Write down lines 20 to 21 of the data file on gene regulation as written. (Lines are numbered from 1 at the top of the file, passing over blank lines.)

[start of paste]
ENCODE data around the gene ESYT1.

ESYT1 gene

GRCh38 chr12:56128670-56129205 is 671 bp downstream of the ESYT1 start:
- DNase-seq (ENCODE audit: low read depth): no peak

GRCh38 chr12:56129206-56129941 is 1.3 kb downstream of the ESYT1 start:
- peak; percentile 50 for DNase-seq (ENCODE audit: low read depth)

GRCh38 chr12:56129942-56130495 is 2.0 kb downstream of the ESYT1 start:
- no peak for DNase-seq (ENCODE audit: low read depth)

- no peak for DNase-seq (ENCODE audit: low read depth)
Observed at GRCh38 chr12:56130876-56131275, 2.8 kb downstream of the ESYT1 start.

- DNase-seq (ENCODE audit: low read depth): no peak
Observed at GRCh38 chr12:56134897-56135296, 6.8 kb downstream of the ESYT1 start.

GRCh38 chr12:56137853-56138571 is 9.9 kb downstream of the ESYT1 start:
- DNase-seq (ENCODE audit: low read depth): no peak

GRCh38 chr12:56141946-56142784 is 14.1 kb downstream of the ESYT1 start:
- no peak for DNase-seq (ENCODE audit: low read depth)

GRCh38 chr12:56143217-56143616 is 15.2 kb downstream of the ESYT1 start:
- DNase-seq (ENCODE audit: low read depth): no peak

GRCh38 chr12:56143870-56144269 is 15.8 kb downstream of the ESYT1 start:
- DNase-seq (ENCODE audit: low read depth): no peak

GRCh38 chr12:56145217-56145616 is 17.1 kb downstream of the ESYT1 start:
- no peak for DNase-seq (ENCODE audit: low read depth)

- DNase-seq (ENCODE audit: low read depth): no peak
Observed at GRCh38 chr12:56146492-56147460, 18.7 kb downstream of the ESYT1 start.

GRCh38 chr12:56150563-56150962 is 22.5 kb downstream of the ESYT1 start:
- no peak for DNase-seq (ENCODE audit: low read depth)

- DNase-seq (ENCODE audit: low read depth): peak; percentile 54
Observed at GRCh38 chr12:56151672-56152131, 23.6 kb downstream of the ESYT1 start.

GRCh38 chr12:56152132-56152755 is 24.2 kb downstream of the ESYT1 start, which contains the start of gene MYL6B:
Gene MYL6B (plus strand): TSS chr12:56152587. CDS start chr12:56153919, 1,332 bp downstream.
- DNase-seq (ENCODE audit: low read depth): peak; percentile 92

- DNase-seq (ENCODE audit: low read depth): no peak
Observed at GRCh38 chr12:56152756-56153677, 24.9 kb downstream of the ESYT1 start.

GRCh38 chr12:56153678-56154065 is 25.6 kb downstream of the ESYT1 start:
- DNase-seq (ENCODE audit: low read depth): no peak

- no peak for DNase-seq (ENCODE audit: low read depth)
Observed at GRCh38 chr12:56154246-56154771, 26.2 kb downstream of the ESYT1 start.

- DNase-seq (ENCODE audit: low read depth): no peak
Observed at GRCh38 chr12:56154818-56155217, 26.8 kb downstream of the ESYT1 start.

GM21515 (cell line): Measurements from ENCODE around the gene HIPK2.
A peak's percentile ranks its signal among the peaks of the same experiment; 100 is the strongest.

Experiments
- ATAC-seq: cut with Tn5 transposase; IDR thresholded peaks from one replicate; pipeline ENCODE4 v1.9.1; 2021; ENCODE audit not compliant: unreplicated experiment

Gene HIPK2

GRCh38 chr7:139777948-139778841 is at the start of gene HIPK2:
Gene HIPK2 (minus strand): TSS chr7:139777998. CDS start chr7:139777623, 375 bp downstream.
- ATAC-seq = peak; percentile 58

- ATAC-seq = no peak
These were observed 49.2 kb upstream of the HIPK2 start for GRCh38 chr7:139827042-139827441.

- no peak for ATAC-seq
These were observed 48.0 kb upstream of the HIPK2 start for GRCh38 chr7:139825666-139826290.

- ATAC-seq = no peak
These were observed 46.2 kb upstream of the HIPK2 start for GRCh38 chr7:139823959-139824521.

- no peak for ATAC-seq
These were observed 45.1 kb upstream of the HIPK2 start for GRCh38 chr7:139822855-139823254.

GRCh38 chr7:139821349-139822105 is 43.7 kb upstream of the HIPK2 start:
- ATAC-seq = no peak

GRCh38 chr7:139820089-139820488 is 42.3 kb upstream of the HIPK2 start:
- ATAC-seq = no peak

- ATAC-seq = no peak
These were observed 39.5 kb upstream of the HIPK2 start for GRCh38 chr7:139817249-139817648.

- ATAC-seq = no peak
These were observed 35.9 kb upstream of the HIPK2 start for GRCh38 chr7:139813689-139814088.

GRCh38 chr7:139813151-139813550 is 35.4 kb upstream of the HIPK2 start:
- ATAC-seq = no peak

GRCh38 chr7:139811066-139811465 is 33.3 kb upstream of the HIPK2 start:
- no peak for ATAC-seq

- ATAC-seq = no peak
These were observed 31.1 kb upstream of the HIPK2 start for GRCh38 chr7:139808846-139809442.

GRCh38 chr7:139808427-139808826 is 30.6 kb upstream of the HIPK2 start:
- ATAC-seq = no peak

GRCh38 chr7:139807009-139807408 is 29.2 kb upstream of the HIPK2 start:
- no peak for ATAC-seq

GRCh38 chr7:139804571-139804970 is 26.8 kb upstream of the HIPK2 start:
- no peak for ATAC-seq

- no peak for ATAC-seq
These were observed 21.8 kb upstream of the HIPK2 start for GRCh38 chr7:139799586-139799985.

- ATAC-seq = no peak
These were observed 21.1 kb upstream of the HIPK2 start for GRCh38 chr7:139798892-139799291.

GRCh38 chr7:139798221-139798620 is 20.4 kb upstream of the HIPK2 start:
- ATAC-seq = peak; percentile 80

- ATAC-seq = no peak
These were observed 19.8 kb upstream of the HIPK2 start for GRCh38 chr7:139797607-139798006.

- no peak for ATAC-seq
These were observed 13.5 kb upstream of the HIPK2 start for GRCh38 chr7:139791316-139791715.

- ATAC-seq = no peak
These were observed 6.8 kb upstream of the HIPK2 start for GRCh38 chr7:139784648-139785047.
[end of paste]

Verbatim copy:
- DNase-seq (ENCODE audit: low read depth): no peak

GRCh38 chr12:56145217-56145616 is 17.1 kb downstream of the ESYT1 start: